NCLAT permits Go First lessor to inspect leased aircraft

Challenging the NCLT’s order, Jackson filed the plea against the RP of the airline, Shailendra Ajmera.
Challenging the NCLT’s order, Jackson filed the plea against the RP of the airline, Shailendra Ajmera.

New Delhi: The National Company Law Appellate Tribunal (NCLAT) on Thursday granted permission to Ireland-based lessor Jackson Square Aviation Ltd to inspect its aircraft leased to cash-strapped Go First.

This decision follows a similar observation made in the case of Engine Lease Finance BV – the first lessor to approach the tribunal – on August 18 wherein it had modified the National Company Law Tribunal (NCLT)'s July 26 order to permit the engine lessor to carry out inspection of four engines of aircraft leased to Go First.

Disagreeing with a portion of the NCLT's ruling that restricted the lessor from inspecting the engines, the NCLAT had issued its own directive asking the Resolution Professional (RP) to schedule an inspection within 10 days. Favouring Go First, the NCLT had refused to restrain it from using leased aircraft for its operations as they are essential for the airline to keep going.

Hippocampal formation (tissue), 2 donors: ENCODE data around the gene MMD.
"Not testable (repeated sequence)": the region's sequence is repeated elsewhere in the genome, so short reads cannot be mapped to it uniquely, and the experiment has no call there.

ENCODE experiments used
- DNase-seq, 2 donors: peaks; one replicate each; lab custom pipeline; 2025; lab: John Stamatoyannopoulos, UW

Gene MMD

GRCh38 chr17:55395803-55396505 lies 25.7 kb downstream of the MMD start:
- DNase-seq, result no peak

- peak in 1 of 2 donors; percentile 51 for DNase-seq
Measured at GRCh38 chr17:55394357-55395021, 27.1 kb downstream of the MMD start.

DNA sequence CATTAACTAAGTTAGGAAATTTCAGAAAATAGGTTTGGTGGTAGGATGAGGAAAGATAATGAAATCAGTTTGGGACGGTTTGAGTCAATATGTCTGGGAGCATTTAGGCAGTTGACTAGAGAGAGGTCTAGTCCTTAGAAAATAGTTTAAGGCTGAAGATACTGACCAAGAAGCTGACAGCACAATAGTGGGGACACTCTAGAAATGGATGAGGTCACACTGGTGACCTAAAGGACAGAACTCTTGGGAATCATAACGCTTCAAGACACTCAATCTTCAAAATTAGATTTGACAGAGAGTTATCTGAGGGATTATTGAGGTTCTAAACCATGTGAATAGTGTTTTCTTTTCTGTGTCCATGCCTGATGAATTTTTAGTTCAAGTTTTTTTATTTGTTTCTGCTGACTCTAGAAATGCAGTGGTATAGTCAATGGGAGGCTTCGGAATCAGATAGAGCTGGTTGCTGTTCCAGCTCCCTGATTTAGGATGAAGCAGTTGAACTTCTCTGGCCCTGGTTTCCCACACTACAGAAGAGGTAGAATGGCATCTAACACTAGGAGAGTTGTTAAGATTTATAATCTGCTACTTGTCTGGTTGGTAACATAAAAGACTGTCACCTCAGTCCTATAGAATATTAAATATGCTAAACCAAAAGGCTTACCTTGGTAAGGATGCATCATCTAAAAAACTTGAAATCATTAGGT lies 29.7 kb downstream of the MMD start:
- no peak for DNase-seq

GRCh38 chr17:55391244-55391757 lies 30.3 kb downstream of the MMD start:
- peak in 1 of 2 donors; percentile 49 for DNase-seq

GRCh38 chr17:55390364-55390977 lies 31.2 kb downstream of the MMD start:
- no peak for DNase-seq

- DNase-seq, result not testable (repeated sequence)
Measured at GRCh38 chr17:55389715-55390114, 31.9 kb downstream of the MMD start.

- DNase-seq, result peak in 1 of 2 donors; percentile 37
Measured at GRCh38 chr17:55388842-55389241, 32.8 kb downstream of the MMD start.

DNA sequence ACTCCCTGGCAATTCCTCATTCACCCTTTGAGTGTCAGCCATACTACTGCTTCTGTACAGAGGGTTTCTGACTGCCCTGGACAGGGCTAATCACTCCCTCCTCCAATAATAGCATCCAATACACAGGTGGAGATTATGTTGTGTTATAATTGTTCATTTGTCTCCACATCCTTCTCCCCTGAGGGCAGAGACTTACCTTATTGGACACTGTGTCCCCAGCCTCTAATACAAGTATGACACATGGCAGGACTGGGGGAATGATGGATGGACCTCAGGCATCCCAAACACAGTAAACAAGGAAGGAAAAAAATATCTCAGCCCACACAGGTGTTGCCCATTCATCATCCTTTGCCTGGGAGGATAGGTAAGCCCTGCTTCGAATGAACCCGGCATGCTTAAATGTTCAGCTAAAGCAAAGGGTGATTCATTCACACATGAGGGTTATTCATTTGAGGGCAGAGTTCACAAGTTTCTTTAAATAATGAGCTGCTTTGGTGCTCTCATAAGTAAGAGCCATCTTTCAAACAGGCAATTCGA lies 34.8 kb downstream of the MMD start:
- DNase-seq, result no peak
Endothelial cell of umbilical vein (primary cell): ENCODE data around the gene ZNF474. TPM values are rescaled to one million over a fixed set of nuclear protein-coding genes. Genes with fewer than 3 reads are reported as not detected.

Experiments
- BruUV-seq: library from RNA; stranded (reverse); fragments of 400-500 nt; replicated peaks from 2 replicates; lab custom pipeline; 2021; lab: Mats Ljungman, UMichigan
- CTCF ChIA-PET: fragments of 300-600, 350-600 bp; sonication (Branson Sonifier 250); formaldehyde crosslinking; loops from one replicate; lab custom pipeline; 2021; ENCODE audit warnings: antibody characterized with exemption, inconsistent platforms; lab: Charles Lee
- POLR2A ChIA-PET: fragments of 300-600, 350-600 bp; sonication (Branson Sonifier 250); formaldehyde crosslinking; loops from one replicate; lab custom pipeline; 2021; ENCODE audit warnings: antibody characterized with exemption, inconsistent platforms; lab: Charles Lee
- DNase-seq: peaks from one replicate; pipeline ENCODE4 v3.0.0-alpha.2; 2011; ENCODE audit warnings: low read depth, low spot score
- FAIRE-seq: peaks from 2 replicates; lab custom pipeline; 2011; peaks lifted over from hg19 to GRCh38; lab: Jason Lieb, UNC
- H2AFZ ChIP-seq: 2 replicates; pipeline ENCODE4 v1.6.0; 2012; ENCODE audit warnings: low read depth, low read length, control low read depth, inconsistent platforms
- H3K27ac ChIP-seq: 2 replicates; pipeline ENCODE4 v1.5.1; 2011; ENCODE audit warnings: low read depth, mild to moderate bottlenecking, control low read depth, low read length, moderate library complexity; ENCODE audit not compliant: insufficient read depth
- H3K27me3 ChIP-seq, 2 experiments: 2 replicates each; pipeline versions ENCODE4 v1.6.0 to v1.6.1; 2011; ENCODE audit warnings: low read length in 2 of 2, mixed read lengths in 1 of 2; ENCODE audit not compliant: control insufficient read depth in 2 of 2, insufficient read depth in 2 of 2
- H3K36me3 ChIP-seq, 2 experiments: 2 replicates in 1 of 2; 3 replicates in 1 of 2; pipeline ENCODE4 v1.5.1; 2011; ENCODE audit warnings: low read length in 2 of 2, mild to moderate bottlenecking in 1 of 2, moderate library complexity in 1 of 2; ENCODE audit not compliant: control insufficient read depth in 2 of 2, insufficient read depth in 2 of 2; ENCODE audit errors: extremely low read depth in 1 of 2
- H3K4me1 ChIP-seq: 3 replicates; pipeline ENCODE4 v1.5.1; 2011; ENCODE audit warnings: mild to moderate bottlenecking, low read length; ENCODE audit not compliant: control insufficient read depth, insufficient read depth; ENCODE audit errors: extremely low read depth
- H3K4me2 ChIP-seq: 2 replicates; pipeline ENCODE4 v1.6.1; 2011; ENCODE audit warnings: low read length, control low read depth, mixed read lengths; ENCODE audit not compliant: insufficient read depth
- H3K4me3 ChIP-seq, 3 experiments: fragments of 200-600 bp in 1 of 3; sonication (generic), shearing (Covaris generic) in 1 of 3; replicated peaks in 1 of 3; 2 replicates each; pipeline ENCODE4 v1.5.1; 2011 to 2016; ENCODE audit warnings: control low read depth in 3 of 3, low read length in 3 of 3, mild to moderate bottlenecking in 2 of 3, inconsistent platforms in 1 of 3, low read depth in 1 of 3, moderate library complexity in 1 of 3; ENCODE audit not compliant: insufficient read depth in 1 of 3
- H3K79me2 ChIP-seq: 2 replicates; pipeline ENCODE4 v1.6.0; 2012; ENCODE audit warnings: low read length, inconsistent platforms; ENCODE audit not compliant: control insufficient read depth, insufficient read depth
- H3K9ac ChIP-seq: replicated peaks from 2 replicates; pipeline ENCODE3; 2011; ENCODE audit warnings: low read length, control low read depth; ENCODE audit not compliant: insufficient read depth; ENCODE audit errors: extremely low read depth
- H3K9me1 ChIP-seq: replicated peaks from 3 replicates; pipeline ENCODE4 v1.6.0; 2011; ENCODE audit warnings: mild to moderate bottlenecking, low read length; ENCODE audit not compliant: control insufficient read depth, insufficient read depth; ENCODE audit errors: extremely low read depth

Challenging the NCLT’s order, Jackson filed the plea against the RP of the airline, Shailendra Ajmera.

Earlier this month, the high court had said that scheduled maintenance does not encompass the operation of flights, and it restrained troubled Go First from continuing with maintenance flights.

A bench of Justice Tara Vitasta Ganju said that the RP hasn't shown any sense of urgency or an immediate serious threat to the aircraft that would necessitate the RP to suddenly and unexpectedly operate them without prior notice. “The respondent no.9/ RP of Go Airlines has also not been able to show any urgency or any grave imminent threat to these aircraft to suddenly and without any prior notice, compel the respondent no.9 RP to fly these aircraft,” she had said.

“Prima facie, the term – scheduled maintenance cannot be understood to include flying the aircraft even if it is a non-commercial flight. Thus, respondent no.9/ RP of Go Airlines cannot be permitted at this stage, to continue with these handling/maintenance flights,” the judge had added.

The high court rejected the argument put forth by the RP as “misconceived”, where the RP claimed that Go Airlines had operated two out of the 10 aircraft, stating that these flights were actually part of the scheduled maintenance for an aircraft.

One of the lessors -- SMBC Aviation Capital Ltd -- filed an application submitting that disregarding the earlier directions of the court, the RP has flown two aircraft owned by the petitioners without court’s permission. On July 5, Justice Ganju had allowed aircraft lessors of Go First to inspect their aircraft at least twice a month and carry out maintenance. The plea argued that as per the above mentioned order, which directed that once the process of deregistration of aircraft has begun, the planes cannot be flown.

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